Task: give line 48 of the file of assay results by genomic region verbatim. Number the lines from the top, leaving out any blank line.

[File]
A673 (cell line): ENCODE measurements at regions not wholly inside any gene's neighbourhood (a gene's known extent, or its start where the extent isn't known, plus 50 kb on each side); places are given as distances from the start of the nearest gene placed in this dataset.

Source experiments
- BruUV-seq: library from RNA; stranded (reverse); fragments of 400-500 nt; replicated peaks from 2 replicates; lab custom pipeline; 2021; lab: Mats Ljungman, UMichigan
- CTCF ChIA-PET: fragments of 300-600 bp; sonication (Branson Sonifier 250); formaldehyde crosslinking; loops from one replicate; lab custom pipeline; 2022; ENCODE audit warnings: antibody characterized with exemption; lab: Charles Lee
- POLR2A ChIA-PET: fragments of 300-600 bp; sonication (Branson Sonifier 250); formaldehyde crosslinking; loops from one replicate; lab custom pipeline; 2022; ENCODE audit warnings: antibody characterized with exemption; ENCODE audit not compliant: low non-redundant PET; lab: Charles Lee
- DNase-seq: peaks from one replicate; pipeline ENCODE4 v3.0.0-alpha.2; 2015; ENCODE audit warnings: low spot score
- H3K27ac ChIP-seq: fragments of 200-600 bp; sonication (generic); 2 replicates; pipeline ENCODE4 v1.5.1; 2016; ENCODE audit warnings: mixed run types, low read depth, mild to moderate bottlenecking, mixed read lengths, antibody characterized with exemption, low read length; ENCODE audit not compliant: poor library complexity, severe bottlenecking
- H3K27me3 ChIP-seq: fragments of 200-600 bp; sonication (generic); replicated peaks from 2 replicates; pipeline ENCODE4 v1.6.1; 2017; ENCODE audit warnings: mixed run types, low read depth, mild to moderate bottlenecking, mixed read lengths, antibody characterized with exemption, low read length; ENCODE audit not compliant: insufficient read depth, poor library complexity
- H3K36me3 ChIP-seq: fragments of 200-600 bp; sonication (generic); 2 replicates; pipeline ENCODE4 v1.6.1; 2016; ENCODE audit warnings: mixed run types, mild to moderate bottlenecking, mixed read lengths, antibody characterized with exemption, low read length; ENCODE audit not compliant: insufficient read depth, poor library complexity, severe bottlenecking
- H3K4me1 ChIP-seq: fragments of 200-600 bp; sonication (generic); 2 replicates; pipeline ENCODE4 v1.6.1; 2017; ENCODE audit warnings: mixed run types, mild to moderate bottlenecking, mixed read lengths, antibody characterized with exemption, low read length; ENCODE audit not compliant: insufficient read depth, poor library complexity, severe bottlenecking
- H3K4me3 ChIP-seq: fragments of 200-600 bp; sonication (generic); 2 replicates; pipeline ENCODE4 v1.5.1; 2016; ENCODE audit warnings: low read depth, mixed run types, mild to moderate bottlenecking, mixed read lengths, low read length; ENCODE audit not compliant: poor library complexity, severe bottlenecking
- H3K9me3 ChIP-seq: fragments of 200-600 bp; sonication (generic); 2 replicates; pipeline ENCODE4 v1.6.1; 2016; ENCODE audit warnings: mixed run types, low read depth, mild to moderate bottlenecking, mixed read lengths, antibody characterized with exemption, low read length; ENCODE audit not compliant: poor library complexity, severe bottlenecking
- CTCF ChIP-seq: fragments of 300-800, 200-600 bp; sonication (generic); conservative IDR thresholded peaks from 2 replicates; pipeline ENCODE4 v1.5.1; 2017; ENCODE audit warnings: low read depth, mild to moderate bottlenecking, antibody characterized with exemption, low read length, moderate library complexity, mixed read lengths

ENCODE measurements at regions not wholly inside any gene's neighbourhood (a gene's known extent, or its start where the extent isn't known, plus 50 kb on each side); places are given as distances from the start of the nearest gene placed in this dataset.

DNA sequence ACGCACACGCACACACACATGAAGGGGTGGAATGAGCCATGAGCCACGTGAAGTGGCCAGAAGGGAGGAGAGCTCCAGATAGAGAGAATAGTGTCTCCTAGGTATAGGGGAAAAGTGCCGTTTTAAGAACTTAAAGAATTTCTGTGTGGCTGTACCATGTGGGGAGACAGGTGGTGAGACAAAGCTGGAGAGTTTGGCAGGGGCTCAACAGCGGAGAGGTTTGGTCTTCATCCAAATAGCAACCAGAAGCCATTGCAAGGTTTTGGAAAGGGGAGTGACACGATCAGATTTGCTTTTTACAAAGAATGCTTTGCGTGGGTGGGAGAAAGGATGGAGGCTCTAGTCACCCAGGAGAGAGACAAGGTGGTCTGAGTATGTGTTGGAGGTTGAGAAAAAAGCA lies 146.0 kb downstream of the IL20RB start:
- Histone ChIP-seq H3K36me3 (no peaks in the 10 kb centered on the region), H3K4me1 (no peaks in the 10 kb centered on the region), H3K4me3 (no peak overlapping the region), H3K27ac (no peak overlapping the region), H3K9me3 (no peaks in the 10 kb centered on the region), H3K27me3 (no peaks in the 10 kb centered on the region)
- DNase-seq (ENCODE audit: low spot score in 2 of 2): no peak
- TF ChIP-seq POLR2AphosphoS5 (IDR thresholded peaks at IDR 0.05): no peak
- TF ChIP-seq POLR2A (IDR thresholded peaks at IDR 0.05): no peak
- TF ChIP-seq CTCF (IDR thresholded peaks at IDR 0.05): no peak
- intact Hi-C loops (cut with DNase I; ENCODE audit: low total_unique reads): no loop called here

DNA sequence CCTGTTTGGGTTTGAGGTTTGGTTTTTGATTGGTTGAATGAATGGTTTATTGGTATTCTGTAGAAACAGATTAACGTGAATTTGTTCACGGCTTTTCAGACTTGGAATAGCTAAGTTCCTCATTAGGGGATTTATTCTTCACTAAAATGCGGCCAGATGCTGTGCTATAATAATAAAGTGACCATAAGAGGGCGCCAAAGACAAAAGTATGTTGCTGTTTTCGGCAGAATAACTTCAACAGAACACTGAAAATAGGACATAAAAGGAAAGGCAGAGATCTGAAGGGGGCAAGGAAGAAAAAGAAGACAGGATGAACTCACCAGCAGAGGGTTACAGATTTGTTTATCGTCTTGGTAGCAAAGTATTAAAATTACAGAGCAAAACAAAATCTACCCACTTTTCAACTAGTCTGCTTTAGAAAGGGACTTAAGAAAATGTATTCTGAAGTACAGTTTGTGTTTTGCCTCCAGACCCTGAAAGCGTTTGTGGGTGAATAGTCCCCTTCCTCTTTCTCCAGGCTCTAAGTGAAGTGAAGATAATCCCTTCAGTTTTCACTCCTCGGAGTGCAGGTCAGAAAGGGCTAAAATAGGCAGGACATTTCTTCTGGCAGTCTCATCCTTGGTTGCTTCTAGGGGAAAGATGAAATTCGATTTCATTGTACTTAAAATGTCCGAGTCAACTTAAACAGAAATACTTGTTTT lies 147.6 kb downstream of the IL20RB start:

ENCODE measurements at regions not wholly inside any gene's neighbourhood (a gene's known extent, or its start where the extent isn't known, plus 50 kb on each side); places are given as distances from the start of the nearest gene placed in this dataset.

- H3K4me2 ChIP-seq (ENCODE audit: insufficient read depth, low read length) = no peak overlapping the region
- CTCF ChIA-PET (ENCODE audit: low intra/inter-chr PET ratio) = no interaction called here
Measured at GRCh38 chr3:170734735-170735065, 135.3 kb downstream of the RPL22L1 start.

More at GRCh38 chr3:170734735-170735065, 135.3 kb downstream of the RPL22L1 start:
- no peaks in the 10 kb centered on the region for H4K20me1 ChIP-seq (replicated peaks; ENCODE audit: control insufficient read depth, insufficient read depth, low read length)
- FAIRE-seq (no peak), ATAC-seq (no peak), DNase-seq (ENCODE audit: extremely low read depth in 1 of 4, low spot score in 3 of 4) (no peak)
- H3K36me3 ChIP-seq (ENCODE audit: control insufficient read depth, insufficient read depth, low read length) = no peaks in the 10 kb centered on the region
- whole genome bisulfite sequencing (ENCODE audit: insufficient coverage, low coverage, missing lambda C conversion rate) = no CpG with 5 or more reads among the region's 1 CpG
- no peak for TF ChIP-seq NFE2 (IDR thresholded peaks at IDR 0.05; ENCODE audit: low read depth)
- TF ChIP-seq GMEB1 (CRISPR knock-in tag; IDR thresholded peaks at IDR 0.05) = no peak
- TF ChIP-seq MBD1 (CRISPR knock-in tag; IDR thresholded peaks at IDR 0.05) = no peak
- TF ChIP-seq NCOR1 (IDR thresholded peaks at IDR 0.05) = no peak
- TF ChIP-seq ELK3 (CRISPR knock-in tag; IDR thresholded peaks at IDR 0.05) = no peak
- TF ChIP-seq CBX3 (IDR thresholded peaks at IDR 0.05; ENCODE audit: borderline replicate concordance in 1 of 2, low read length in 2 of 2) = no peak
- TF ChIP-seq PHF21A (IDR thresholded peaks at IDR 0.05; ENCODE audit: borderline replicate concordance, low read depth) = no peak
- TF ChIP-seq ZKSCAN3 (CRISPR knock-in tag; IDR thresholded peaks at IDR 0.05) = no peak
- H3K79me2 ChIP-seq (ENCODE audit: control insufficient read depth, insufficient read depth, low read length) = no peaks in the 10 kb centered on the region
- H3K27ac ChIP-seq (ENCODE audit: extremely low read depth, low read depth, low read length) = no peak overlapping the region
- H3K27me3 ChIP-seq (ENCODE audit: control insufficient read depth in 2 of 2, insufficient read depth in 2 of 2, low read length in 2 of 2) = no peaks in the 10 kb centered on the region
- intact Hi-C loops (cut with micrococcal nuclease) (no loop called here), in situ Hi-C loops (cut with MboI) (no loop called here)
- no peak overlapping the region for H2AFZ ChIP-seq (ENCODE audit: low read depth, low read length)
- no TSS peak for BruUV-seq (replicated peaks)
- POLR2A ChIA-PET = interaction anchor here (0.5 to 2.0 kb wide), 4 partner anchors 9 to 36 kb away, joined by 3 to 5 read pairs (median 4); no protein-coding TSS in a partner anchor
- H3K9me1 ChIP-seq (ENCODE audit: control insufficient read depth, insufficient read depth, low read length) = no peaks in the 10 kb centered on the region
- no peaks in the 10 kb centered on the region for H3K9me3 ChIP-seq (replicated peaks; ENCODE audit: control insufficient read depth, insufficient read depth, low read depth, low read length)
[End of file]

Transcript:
- no peaks in the 10 kb centered on the region for H3K9me3 ChIP-seq (replicated peaks; ENCODE audit: control insufficient read depth, insufficient read depth, low read depth, low read length)